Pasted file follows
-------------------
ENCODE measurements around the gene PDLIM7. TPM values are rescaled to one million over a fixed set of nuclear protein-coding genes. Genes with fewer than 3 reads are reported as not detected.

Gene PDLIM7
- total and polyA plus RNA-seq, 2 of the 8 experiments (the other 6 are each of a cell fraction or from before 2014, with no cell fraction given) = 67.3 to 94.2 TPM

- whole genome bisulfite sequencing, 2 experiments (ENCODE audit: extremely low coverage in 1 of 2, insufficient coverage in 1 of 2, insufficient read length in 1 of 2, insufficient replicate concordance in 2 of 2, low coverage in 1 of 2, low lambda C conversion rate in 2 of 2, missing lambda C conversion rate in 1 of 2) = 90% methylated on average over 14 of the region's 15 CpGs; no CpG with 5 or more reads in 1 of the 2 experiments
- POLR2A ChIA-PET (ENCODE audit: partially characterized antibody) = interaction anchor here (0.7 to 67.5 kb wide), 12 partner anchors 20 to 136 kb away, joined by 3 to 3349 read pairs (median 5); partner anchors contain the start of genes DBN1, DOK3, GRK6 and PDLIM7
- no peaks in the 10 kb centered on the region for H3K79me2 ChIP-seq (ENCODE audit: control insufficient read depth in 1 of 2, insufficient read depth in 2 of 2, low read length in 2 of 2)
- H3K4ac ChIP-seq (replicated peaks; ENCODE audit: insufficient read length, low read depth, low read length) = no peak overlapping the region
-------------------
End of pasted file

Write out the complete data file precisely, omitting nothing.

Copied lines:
ENCODE measurements around the gene PDLIM7. TPM values are rescaled to one million over a fixed set of nuclear protein-coding genes. Genes with fewer than 3 reads are reported as not detected.

Gene PDLIM7
- total and polyA plus RNA-seq, 2 of the 8 experiments (the other 6 are each of a cell fraction or from before 2014, with no cell fraction given) = 67.3 to 94.2 TPM

- whole genome bisulfite sequencing, 2 experiments (ENCODE audit: extremely low coverage in 1 of 2, insufficient coverage in 1 of 2, insufficient read length in 1 of 2, insufficient replicate concordance in 2 of 2, low coverage in 1 of 2, low lambda C conversion rate in 2 of 2, missing lambda C conversion rate in 1 of 2) = 90% methylated on average over 14 of the region's 15 CpGs; no CpG with 5 or more reads in 1 of the 2 experiments
- POLR2A ChIA-PET (ENCODE audit: partially characterized antibody) = interaction anchor here (0.7 to 67.5 kb wide), 12 partner anchors 20 to 136 kb away, joined by 3 to 3349 read pairs (median 5); partner anchors contain the start of genes DBN1, DOK3, GRK6 and PDLIM7
- no peaks in the 10 kb centered on the region for H3K79me2 ChIP-seq (ENCODE audit: control insufficient read depth in 1 of 2, insufficient read depth in 2 of 2, low read length in 2 of 2)
- H3K4ac ChIP-seq (replicated peaks; ENCODE audit: insufficient read length, low read depth, low read length) = no peak overlapping the region